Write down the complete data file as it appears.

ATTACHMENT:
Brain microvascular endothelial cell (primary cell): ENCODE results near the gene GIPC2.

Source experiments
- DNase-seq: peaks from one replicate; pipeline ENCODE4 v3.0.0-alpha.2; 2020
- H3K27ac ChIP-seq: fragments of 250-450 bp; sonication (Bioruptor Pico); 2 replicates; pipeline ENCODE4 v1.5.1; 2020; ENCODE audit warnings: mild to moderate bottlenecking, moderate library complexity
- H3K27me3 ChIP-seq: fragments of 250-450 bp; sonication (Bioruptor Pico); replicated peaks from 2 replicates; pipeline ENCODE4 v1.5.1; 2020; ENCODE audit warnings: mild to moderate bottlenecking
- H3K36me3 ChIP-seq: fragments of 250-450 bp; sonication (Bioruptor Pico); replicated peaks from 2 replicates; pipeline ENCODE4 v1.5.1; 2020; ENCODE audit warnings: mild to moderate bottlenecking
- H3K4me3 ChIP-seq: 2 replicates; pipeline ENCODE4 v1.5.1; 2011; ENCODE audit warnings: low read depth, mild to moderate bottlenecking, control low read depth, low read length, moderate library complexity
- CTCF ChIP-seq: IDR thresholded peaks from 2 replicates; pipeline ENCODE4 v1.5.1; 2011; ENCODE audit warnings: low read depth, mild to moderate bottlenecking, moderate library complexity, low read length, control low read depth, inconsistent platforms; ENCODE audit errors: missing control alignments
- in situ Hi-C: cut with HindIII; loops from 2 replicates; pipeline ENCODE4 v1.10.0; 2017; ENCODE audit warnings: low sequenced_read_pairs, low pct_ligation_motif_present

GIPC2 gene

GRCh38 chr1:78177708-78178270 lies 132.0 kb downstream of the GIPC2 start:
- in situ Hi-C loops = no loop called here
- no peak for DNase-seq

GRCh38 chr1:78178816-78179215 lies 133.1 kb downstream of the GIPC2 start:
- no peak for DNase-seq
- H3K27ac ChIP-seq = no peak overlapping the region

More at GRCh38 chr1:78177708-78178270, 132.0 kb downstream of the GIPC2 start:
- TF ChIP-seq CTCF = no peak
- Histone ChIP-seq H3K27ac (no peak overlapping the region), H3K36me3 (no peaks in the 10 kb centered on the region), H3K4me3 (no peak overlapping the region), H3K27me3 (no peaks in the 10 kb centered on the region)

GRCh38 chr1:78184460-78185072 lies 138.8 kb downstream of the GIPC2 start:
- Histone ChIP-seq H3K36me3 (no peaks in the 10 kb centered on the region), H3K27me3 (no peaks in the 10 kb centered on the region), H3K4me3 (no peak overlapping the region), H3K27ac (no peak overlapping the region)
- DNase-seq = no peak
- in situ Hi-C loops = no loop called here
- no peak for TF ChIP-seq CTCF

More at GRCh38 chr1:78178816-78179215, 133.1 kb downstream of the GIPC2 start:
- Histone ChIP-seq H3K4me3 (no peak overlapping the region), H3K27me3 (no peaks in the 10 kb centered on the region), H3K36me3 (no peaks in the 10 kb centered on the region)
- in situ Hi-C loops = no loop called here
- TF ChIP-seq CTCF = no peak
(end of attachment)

Brain microvascular endothelial cell (primary cell): ENCODE results near the gene GIPC2.

Source experiments
- DNase-seq: peaks from one replicate; pipeline ENCODE4 v3.0.0-alpha.2; 2020
- H3K27ac ChIP-seq: fragments of 250-450 bp; sonication (Bioruptor Pico); 2 replicates; pipeline ENCODE4 v1.5.1; 2020; ENCODE audit warnings: mild to moderate bottlenecking, moderate library complexity
- H3K27me3 ChIP-seq: fragments of 250-450 bp; sonication (Bioruptor Pico); replicated peaks from 2 replicates; pipeline ENCODE4 v1.5.1; 2020; ENCODE audit warnings: mild to moderate bottlenecking
- H3K36me3 ChIP-seq: fragments of 250-450 bp; sonication (Bioruptor Pico); replicated peaks from 2 replicates; pipeline ENCODE4 v1.5.1; 2020; ENCODE audit warnings: mild to moderate bottlenecking
- H3K4me3 ChIP-seq: 2 replicates; pipeline ENCODE4 v1.5.1; 2011; ENCODE audit warnings: low read depth, mild to moderate bottlenecking, control low read depth, low read length, moderate library complexity
- CTCF ChIP-seq: IDR thresholded peaks from 2 replicates; pipeline ENCODE4 v1.5.1; 2011; ENCODE audit warnings: low read depth, mild to moderate bottlenecking, moderate library complexity, low read length, control low read depth, inconsistent platforms; ENCODE audit errors: missing control alignments
- in situ Hi-C: cut with HindIII; loops from 2 replicates; pipeline ENCODE4 v1.10.0; 2017; ENCODE audit warnings: low sequenced_read_pairs, low pct_ligation_motif_present

GIPC2 gene

GRCh38 chr1:78177708-78178270 lies 132.0 kb downstream of the GIPC2 start:
- in situ Hi-C loops = no loop called here
- no peak for DNase-seq

GRCh38 chr1:78178816-78179215 lies 133.1 kb downstream of the GIPC2 start:
- no peak for DNase-seq
- H3K27ac ChIP-seq = no peak overlapping the region

More at GRCh38 chr1:78177708-78178270, 132.0 kb downstream of the GIPC2 start:
- TF ChIP-seq CTCF = no peak
- Histone ChIP-seq H3K27ac (no peak overlapping the region), H3K36me3 (no peaks in the 10 kb centered on the region), H3K4me3 (no peak overlapping the region), H3K27me3 (no peaks in the 10 kb centered on the region)

GRCh38 chr1:78184460-78185072 lies 138.8 kb downstream of the GIPC2 start:
- Histone ChIP-seq H3K36me3 (no peaks in the 10 kb centered on the region), H3K27me3 (no peaks in the 10 kb centered on the region), H3K4me3 (no peak overlapping the region), H3K27ac (no peak overlapping the region)
- DNase-seq = no peak
- in situ Hi-C loops = no loop called here
- no peak for TF ChIP-seq CTCF

More at GRCh38 chr1:78178816-78179215, 133.1 kb downstream of the GIPC2 start:
- Histone ChIP-seq H3K4me3 (no peak overlapping the region), H3K27me3 (no peaks in the 10 kb centered on the region), H3K36me3 (no peaks in the 10 kb centered on the region)
- in situ Hi-C loops = no loop called here
- TF ChIP-seq CTCF = no peak